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Discussion Starter · #1 ·
The trigger pull on my S&M model 5906 is very long. Can this be adjusted by me or is this a gunsmith deal? It seems that I am forever on the trigger before it fires. It should be a shorter pull for my liking. Looking for advice.
 

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I think it is a gunsmith deal , I can reccomend Teddy Jacobson at www.actionsbyt.com his prices are reasonable and you will love this gunif he does his action work on it.
email him your questions.
good luck
Carlos
 

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Own a 5906 myself. Had a trigger job done on it. The loooong take up you are experiencing is the double action function. Even with the hammer back there is still a lot of travel due to the DA. The smith may be able to take out some of the travel, but their's still going to be a lot of travel because it's a DA gun.

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There are 1911's and those that wish they were
 

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Discussion Starter · #4 ·
Originally posted by 4D5:
Own a 5906 myself. Had a trigger job done on it. The loooong take up you are experiencing is the double action function. Even with the hammer back there is still a lot of travel due to the DA. The smith may be able to take out some of the travel, but their's still going to be a lot of travel because it's a DA gun.
Would this long trigger pull be why I just can't seem to sight this gun in? It seems to just pull down and to the right no matter how I adjust it. I thought that it may just be me so I had a friend shoot it and he is having the same results. Thanks
 

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Originally posted by mlbdg:
Originally posted by 4D5:
Own a 5906 myself. Had a trigger job done on it. The loooong take up you are experiencing is the double action function. Even with the hammer back there is still a lot of travel due to the DA. The smith may be able to take out some of the travel, but their's still going to be a lot of travel because it's a DA gun.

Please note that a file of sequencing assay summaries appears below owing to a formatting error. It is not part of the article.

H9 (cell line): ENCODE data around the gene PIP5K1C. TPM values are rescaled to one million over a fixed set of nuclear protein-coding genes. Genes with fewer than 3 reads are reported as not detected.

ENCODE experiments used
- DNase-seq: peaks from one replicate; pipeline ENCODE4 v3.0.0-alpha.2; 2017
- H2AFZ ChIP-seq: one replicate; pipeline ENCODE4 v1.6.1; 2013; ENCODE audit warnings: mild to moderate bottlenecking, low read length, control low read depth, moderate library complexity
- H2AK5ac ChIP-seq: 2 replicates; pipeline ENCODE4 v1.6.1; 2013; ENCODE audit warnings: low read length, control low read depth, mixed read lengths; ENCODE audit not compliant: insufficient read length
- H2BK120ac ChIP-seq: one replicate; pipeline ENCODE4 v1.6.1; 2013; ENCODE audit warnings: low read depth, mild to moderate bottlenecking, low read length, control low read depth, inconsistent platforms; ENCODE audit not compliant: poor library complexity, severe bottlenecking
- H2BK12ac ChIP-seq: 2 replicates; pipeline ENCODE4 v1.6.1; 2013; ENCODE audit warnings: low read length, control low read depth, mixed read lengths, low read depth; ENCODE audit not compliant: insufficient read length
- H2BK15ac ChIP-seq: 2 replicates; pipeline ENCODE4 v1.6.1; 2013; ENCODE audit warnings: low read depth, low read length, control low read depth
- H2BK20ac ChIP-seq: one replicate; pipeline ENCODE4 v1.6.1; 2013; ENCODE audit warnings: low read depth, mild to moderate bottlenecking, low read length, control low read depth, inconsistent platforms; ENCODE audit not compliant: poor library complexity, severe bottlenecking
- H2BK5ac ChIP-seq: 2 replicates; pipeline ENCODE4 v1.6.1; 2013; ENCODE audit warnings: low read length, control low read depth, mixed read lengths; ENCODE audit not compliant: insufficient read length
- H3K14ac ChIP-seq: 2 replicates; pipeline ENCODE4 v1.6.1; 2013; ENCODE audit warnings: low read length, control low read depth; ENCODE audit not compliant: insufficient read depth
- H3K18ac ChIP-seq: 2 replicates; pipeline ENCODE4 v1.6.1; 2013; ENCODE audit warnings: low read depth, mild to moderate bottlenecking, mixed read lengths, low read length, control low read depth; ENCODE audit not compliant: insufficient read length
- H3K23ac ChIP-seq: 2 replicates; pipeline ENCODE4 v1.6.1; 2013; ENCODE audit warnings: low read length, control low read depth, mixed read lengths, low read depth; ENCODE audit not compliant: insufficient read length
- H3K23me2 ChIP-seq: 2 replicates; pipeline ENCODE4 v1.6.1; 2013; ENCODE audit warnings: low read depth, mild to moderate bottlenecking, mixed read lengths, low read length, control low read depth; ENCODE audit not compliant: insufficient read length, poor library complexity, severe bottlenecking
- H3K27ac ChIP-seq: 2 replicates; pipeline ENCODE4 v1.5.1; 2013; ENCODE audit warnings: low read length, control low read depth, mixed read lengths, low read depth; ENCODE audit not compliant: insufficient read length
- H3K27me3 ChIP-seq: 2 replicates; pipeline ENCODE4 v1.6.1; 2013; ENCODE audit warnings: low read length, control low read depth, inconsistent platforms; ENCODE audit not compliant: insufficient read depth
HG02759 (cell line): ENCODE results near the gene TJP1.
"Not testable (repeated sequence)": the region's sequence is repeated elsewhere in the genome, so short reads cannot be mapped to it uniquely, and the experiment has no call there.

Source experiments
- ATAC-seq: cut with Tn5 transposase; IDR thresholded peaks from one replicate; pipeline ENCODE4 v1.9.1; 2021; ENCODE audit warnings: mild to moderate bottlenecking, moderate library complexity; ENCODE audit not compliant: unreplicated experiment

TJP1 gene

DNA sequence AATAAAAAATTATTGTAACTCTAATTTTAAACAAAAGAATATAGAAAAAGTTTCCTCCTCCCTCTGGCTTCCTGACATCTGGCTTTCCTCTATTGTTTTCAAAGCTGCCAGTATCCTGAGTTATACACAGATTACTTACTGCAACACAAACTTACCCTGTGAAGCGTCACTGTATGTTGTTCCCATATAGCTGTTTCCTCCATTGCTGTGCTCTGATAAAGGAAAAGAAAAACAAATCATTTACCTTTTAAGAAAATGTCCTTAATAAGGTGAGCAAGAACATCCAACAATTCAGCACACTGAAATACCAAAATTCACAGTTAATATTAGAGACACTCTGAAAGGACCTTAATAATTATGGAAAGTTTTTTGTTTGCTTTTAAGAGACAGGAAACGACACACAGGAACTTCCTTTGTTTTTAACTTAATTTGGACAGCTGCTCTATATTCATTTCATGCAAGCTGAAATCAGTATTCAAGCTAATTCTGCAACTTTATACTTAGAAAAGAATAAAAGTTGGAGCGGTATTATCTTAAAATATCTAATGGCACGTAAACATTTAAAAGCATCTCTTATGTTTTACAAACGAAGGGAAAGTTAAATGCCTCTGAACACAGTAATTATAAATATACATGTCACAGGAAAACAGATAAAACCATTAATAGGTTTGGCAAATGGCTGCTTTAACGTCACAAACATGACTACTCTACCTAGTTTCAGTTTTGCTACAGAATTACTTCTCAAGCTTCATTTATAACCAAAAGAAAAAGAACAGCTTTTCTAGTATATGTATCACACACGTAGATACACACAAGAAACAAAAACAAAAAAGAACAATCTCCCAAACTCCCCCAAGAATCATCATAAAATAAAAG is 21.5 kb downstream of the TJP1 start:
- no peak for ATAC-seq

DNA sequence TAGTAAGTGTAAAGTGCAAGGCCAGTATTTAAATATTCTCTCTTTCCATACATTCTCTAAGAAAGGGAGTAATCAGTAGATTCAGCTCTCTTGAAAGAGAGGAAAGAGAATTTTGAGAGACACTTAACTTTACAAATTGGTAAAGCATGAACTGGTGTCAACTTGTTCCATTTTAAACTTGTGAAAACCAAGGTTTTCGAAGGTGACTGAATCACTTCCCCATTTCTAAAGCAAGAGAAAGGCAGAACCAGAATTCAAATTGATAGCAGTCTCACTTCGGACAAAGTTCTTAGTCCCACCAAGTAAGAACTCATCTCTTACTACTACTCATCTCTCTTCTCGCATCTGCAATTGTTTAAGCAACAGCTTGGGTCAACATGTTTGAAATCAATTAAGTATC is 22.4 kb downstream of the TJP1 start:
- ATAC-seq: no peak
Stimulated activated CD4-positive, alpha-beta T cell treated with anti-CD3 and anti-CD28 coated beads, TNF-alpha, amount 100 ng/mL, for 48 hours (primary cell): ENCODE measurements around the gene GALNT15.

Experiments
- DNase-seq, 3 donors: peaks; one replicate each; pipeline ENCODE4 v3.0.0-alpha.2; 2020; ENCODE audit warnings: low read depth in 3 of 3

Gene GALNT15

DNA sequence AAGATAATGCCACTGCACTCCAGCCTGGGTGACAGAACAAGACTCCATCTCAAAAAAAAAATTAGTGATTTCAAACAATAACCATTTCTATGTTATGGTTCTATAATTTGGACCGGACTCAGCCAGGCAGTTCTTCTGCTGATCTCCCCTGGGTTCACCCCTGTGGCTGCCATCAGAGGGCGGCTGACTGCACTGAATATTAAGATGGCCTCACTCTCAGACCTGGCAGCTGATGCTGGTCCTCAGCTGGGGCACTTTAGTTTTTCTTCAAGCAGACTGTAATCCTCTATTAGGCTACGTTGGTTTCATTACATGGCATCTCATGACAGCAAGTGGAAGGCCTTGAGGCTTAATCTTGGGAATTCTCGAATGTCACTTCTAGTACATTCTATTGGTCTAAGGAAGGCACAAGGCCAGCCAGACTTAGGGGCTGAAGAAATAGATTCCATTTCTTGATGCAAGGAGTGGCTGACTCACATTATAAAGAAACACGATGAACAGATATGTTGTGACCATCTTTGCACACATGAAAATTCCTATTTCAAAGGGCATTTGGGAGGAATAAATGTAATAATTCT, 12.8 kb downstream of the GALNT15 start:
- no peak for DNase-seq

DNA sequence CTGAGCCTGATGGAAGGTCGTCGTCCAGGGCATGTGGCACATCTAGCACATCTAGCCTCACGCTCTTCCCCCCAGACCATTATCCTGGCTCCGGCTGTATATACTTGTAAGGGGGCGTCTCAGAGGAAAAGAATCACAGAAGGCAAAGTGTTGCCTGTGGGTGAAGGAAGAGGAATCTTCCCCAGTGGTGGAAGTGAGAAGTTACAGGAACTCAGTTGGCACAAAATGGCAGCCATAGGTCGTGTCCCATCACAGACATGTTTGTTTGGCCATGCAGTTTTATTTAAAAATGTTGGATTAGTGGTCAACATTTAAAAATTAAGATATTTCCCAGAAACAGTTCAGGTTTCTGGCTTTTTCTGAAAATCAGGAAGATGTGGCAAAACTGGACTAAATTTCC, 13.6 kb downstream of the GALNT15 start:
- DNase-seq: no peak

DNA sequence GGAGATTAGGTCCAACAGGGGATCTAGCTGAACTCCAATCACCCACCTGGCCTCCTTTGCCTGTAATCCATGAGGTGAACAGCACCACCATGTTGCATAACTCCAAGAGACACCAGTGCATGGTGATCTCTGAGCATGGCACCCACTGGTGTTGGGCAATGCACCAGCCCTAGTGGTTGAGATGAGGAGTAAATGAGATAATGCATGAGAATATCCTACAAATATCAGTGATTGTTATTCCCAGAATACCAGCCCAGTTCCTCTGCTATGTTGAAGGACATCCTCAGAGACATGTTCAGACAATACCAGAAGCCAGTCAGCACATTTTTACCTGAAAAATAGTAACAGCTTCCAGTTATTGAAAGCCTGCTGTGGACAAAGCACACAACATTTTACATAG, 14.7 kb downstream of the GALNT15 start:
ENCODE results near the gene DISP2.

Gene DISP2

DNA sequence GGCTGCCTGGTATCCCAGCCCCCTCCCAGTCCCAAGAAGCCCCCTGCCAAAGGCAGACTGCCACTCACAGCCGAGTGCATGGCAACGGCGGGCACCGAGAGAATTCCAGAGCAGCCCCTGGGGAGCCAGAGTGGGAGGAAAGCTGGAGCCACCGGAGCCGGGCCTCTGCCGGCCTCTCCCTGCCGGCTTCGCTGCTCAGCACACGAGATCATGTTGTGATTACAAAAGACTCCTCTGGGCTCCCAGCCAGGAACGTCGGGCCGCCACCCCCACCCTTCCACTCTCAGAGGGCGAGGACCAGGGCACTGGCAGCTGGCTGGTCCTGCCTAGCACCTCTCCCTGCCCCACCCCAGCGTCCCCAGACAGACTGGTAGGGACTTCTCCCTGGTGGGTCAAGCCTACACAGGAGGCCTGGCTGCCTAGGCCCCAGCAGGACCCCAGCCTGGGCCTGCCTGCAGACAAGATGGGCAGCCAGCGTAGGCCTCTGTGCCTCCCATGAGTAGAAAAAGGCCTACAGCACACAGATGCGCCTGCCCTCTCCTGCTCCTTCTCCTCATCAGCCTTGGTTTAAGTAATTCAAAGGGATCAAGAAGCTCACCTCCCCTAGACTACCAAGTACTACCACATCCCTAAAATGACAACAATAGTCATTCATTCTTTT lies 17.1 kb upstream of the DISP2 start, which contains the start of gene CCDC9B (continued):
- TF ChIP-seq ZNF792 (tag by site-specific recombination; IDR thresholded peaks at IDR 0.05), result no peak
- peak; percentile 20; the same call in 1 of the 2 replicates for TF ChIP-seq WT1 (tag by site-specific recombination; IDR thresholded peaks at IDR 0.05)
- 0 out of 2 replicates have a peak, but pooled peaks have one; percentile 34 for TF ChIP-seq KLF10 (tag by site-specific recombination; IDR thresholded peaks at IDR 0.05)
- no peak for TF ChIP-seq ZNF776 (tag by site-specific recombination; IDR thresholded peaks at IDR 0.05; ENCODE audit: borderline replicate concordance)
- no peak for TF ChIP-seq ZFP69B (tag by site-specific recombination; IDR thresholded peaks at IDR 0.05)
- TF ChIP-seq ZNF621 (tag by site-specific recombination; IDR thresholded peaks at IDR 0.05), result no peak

Would this long trigger pull be why I just can't seem to sight this gun in? It seems to just pull down and to the right no matter how I adjust it. I thought that it may just be me so I had a friend shoot it and he is having the same results. Thanks
Yup... That combined with the Stiff spring makes holding the gun steady while pulling through the trigger difficult, and why the 1911 has the admiration that it does.

One only need "Press" the SA trigger slightly, and therefore tends to not get upset, and accuracy improves.
 

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Shooting tight groups with a long-stroke DA trigger requires good trigger discipline to assure that your pull is straight back during the stroke.

If the sights are properly centered;
1) Groups that center left indicate you're 'pushing' the trigger to the left.
2) Groups that center lower indicate that the trigger pressure is pulling the muzzle down.
3) 'Anticipation Flinch' will generally result in down-and-left groups (combined push-left and pull-down).

Small hands further complicate the problem, since it's very difficult to maintain straight-back triger stroke with shorter trigger finger.

I have all of the above problems with a long-stroke DA trigger. That's why I stick to 1911s.
 

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I got a 5906 as a duty gun, the double action pull is very long and heavy, but its smooth like a revolver. as far as the single action pull, if you take your finger off the trigger every shot, there is a long takeup until you feel the sear release, you may be slapping the trigger. however, if you keep your finger on the trigger after the shot is fired, and slowly release the trigger, you will feel the sear reset, in a fraction of the distance, the gun is then ready to fire. with alot of practice, you can train yourself only to release the trigger far enough to reset the sear, and pull the trigger again for a quick second shot. The S&W armorers school trains that the single action pull should be heavier than the gun.
the advantage of the smiths are a smooth double action pull like a high quality revolver, and a single action pull, that with training is about as short as a 1911.

damn I just turned 100

[This message has been edited by supercomp (edited 09-01-2001).]
 
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